ATT Signs on to Sponsor Tigers DC Event
But this wasn't about taking his place with Jack Nicklaus and Arnold Palmer. Woods was more interested in the dozen children seated to the side of a packed lounge in the National Press Club, where Woods and PGA TOUR commissioner Tim Finchem announced plans for the AT&T National that marks the return of golf to the nation's capital.
Still to be determined is where the tournament will be played and the size of the field.
Woods made clear, however, that the tournament would pay tribute to the military over the Fourth of July, and pay for a new Tiger Woods Learning Center in the Washington area as he expands his foundation's goal to help children.
'The last year or so, we've been looking up and down the Eastern seaboard for a new learning center,' Woods said. 'And then this opportunity fell into our laps. It makes sense to build it here, we just haven't had time to find a site yet.'
The first step is to build a tournament.
The AT&T National replaces the International outside Denver, which shut down last month when tournament founder Jack Vickers couldn't find a sponsor, which he blamed in part on Woods not playing the event.
It will be played July 5-8, and Woods isn't sure if he will be able to play this year because his wife is expecting their first child. But while Palmer bought the Bay Hill Club and Nicklaus built his own course in his hometown outside Columbus, Ohio, Woods is establishing his tournament roots in Washington.
'That's our intent, to stay here and have this be our home event, hopefully for perpetuity,' he said.
The Tiger Woods Foundation will run the tournament, with charitable money going to the foundation toward building a learning center. Woods' first learning center, which cost $25 million, opened a year ago in Anaheim, Calif.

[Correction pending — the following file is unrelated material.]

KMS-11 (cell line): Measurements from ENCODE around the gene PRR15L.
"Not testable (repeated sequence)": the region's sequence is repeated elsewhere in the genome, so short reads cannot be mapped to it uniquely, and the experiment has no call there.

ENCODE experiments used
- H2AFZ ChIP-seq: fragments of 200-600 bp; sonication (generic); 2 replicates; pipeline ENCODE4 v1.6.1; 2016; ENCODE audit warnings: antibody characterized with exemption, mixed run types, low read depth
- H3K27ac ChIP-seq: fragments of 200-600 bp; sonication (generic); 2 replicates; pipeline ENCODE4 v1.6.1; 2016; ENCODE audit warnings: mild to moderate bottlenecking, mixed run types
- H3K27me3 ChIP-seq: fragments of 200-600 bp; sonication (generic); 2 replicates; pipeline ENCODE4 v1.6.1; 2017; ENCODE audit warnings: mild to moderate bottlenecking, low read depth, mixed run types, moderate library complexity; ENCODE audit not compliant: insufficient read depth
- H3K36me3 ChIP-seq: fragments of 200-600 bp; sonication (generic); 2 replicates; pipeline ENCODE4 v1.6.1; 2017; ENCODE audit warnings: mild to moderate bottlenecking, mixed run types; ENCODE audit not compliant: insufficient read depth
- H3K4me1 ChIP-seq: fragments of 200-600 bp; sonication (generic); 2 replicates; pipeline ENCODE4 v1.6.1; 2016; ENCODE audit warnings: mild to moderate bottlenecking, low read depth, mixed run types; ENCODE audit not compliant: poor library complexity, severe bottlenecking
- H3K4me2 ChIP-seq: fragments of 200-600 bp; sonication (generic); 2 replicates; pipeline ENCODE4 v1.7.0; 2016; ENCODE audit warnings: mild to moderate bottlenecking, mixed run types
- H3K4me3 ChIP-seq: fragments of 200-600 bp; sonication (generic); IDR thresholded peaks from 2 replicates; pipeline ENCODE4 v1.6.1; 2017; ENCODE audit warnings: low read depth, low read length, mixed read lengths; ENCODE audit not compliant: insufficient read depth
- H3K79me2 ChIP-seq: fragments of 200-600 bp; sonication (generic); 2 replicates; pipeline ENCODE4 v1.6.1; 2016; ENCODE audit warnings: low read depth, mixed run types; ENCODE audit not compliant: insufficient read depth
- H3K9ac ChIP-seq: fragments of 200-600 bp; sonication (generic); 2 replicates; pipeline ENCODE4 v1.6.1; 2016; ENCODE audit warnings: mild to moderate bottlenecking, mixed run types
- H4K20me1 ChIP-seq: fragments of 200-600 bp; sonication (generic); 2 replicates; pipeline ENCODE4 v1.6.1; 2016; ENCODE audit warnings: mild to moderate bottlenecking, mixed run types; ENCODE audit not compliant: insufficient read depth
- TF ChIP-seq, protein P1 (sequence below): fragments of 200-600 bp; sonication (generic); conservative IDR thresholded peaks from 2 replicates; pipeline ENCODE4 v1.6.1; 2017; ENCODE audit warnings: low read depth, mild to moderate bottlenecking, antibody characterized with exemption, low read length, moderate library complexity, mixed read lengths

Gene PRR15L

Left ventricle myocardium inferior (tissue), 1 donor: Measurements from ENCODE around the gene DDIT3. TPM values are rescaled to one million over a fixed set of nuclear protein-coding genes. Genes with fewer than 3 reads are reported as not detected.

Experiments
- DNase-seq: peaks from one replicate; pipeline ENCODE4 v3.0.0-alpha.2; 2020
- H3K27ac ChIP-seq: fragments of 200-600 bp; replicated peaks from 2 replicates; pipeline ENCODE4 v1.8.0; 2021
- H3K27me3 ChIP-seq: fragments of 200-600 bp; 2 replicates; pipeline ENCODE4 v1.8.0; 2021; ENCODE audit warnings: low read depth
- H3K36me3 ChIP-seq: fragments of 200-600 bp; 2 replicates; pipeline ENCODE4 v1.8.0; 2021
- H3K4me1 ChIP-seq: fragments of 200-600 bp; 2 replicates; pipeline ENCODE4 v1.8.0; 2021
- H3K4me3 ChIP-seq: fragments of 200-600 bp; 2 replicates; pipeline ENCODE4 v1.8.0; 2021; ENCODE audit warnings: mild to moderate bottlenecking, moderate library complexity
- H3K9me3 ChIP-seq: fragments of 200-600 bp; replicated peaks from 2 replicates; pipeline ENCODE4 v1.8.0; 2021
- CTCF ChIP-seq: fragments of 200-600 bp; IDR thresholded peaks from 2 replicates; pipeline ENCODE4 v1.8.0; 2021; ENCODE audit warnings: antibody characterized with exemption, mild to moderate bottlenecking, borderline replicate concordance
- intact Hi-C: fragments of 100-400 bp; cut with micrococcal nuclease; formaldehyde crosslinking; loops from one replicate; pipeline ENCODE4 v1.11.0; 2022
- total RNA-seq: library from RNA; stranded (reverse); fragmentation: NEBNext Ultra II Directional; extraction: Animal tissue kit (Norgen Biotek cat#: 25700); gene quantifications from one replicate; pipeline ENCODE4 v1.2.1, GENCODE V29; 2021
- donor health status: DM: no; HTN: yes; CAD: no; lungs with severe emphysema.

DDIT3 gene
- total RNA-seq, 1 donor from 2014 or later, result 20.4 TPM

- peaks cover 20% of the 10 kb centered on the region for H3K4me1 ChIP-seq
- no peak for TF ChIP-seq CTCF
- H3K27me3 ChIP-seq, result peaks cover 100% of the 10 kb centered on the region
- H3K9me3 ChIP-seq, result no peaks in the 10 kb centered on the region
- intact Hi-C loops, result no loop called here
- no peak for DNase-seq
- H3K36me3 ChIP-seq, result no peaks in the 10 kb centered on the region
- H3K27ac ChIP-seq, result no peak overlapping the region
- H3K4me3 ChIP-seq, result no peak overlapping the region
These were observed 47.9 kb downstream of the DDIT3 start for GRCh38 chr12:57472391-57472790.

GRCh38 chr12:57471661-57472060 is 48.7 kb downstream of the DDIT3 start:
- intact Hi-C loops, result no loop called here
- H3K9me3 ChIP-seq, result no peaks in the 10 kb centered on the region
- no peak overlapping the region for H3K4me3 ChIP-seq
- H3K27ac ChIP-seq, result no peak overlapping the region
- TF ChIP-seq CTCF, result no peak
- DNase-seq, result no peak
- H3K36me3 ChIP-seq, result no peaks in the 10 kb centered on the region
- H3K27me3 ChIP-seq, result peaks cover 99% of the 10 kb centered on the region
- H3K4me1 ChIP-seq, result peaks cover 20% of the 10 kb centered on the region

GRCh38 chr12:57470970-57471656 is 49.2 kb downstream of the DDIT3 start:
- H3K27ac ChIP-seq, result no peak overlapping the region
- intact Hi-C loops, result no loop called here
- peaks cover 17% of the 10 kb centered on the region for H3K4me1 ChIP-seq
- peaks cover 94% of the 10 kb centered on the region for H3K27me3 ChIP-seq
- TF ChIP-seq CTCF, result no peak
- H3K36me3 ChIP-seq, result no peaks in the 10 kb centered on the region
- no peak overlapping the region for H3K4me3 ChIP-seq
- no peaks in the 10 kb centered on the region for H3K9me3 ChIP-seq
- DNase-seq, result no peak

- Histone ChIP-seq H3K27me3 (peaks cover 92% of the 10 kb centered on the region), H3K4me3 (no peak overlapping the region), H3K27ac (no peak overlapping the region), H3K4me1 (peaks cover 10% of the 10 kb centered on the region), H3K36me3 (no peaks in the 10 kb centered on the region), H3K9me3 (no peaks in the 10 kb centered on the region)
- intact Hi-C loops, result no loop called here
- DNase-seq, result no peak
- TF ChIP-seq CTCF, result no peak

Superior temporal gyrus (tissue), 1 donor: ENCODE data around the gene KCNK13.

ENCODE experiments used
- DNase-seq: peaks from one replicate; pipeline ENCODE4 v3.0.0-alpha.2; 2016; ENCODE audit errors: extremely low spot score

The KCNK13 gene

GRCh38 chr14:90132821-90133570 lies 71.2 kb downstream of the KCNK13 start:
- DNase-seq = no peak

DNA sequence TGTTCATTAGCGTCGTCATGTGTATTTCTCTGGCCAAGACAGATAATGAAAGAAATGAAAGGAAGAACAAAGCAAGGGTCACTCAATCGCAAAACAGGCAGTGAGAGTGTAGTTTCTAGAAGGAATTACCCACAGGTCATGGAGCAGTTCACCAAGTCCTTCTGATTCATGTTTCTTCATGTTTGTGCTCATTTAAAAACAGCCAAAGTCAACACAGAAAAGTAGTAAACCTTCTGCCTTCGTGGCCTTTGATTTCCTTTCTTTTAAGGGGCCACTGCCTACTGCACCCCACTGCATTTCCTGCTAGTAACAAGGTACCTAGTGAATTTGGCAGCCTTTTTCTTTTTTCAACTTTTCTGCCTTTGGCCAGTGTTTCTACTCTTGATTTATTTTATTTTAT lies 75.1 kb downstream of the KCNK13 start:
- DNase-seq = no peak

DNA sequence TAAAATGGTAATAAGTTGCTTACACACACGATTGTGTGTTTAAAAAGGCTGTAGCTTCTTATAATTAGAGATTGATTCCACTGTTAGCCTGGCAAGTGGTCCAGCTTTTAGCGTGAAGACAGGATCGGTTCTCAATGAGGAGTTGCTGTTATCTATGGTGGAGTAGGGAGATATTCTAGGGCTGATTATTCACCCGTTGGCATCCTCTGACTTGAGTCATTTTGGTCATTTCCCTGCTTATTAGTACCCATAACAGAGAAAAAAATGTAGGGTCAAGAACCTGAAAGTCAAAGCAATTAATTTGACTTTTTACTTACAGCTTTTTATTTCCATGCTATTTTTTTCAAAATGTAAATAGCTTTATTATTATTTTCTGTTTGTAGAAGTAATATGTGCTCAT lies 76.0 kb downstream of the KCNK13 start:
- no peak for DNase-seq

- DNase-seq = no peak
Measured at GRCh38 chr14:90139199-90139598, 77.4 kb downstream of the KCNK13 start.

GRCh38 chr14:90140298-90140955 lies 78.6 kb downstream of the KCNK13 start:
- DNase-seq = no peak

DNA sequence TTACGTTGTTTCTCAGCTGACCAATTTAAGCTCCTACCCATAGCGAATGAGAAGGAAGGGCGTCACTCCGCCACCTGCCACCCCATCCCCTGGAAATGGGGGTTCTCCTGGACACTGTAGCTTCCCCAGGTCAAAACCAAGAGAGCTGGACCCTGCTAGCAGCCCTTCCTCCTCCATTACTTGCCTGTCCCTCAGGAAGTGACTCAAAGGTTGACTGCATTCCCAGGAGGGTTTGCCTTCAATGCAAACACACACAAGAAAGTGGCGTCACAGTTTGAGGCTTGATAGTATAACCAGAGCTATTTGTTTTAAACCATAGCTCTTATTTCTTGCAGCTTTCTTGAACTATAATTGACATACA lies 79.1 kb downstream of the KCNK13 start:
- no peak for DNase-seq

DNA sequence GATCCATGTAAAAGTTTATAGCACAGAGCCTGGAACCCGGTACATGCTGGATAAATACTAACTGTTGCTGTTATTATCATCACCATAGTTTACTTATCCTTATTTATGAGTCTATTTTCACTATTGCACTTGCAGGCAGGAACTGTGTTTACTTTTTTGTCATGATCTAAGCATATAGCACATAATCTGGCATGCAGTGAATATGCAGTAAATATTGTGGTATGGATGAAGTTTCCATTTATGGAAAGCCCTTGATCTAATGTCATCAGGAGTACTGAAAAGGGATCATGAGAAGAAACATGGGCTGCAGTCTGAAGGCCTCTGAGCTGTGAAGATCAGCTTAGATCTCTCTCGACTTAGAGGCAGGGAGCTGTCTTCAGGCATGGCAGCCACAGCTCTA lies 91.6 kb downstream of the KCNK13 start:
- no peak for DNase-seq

Woods becomes the youngest player to host a tournament. Bobby Jones was 32 when the Augusta National Invitation -- which later became the Masters -- was held in 1934. Nicklaus was 36 when the Memorial was played for the first time. Palmer was 44 when he took over at Bay Hill, and Byron Nelson had been long retired when he gave his name to a tournament in Dallas.
'Not too many people are fortunate to have an opportunity like this,' Woods said. 'What Bobby Jones did for golf and starting the Masters, that won't be touched. As far as what Jack has done at the Memorial, or Arnold at Bay Hill or Mr. Nelson in Dallas, those have been true legends of the game. They made a tremendous impact on our sport.
'I want to build something along that level,' he said. 'Obviously, with my competitive nature, I want it to be better.'
First the tour has to secure a golf course.
All signs point toward Congressional Country Club for 2007 and 2008. The club is to vote on the tour's request over the next few weeks, and Woods and Finchem openly lobbied members to approve it.
'Right now, the energy at Congressional is very, very positive and very supportive,' Finchem said. 'And we hope that carries over to the response from the overall membership.'
Finchem said the purse would be at least $6 million, but he hasn't decided the size of the field. He said it likely would be comparable to other invitationals -- Memorial, Bay Hill, Colonial -- which have fewer than 156-man fields typical of summer events.
Woods always dreamed of being host of a regular PGA TOUR event -- he just didn't expect it this soon.
He started the Target World Challenge, an unofficial event held in California in December, in 1999 and spoke to his father about finding a way to earning full TOUR status.
'The way the TOUR is structured, it didn't look like we would have an opportunity until 2010, '11 or '12,' Woods said. 'But we were lucky enough that this one came up.'
It came at the expense of the International, played at Castle Pines outside Denver. Woods only played there twice, the last time in 1999, and didn't return because he didn't care for the golf course.
AT&T now is title sponsor of five tournaments. The company sponsors PGA TOUR events at Pebble Beach and in Atlanta, along with two tournaments on the Champions Tour. Finchem said the deal in Washington would be for at least five years, with an option to sponsor the event through the end of the TV contract in 2012.
Why couldn't AT&T work in Denver?
'For whatever reason, we couldn't find any magic for sponsors as it relates to Denver,' Finchem said. 'We had been trying two years. The second this is, the International is run by the club and its member. This concept was one where it would be run by the foundation.'
Woods already has put his mark on his new tournament.
He said all active military and all children under the age of 12 will get free admission to the tournament. Both instances are a tribute to his father, Earl Woods, who died last year of cancer.
Earl Woods spent 20 years in the military and did two tours in Vietnam with the Special Forces. Tiger Woods went through training at Fort Bragg a few years ago, and he has made trips to aircraft carriers while in the Middle East for the Dubai Desert Classic.